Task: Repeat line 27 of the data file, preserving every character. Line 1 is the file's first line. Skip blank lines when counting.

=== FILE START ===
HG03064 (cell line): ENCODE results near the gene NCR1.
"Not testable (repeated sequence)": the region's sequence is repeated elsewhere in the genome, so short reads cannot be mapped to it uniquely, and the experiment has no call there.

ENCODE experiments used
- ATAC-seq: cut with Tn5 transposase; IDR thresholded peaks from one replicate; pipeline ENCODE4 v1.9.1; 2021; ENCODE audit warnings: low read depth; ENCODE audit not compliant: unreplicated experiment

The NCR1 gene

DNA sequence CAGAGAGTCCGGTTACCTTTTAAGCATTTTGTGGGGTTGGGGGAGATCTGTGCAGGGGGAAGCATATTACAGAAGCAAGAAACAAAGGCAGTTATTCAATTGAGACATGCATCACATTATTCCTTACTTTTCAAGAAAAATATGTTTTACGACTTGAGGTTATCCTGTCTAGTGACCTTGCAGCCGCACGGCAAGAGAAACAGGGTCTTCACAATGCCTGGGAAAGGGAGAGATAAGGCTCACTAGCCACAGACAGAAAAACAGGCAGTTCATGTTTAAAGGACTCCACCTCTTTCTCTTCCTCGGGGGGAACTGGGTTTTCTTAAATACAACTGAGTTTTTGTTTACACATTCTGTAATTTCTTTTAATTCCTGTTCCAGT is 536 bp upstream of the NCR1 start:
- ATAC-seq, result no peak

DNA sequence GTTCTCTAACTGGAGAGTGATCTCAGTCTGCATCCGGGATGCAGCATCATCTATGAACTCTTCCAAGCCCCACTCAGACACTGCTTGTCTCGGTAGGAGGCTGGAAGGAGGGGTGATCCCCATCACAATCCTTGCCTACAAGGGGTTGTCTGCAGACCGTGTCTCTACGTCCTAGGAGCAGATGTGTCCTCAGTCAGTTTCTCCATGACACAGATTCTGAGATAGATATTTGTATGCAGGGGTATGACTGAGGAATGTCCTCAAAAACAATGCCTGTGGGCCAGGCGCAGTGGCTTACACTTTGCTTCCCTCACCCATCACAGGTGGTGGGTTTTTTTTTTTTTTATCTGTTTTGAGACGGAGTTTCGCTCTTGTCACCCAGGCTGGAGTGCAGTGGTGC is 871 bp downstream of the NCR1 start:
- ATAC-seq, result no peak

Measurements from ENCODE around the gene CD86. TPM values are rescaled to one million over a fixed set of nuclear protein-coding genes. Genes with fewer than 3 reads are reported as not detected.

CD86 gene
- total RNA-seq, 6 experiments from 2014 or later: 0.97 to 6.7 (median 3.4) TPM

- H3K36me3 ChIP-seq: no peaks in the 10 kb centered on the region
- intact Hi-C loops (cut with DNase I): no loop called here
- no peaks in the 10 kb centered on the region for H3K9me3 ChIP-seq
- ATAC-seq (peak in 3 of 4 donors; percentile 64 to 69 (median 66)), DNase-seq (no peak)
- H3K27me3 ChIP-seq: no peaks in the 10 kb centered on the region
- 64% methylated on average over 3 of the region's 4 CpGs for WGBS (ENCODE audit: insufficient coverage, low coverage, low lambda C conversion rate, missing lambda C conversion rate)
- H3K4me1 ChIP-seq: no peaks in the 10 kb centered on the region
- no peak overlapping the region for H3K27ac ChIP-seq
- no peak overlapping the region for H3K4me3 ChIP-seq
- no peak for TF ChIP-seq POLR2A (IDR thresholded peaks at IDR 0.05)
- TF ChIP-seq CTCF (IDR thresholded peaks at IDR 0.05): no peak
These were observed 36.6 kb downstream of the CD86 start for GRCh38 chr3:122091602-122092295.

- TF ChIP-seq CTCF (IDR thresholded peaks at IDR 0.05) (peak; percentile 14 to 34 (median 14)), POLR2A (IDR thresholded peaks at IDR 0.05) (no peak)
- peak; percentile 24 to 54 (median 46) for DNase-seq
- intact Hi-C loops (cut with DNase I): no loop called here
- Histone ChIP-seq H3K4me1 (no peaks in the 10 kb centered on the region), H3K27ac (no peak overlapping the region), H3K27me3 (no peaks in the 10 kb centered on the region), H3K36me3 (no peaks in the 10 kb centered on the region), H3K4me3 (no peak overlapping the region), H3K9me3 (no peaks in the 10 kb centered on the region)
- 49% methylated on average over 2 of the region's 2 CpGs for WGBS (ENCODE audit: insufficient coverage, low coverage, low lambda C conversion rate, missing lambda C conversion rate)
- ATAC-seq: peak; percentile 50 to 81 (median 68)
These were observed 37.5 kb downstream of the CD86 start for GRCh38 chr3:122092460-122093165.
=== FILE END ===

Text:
- intact Hi-C loops (cut with DNase I): no loop called here